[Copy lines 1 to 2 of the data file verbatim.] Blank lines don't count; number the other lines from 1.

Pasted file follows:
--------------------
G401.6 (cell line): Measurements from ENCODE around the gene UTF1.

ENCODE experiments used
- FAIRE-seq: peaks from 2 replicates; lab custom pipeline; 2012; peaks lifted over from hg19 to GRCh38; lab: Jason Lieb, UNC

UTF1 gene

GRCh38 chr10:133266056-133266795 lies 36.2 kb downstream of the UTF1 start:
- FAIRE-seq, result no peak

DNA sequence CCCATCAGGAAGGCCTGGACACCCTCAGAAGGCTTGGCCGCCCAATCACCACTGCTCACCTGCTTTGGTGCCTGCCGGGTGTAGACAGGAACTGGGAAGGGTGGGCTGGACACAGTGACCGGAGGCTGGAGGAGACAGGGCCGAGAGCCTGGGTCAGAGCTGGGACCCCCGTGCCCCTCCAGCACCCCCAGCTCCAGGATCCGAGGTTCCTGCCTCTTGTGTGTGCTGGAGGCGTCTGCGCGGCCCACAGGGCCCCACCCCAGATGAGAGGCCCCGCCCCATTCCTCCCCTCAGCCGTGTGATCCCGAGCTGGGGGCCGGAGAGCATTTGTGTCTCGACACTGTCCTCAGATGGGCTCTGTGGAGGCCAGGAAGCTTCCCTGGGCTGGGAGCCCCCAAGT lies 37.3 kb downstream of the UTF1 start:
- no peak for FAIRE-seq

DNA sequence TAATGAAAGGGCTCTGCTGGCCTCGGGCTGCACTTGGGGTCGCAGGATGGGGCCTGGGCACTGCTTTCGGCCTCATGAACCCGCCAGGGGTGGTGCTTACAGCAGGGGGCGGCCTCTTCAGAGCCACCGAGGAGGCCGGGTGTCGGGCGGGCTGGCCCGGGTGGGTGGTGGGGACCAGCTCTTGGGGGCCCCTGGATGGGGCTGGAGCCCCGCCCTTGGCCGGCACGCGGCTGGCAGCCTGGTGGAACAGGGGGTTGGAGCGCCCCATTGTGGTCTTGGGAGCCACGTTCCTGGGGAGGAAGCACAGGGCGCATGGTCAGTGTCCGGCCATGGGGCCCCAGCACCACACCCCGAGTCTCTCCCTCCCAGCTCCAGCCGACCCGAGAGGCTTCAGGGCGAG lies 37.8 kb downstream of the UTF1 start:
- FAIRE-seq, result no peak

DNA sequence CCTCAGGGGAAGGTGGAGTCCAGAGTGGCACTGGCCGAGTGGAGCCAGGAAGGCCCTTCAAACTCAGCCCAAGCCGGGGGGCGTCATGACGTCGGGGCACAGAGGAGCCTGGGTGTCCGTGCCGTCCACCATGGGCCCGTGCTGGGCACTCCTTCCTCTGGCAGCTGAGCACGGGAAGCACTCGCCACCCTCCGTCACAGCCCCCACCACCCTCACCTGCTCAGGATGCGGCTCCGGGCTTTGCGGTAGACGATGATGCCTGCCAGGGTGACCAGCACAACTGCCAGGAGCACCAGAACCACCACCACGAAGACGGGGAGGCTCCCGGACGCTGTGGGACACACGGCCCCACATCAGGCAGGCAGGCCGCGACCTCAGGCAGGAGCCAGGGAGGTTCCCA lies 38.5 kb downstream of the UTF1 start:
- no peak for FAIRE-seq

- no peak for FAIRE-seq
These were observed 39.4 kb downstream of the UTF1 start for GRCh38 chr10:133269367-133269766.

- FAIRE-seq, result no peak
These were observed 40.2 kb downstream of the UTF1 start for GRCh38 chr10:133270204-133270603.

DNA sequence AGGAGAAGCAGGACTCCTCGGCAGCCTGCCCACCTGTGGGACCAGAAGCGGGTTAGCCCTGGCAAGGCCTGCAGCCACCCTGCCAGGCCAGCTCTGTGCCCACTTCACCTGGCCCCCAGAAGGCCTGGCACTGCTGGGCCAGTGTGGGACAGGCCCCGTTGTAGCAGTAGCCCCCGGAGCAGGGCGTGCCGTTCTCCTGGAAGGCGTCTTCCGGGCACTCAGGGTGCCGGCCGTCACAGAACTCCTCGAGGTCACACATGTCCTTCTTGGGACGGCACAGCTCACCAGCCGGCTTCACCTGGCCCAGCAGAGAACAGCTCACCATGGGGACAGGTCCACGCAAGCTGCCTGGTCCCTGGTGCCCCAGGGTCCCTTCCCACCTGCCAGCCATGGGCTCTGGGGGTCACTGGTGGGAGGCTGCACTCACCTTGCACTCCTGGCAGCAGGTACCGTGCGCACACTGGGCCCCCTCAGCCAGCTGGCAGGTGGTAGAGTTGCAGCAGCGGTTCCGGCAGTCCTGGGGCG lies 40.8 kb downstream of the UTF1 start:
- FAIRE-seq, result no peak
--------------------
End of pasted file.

G401.6 (cell line): Measurements from ENCODE around the gene UTF1.

ENCODE experiments used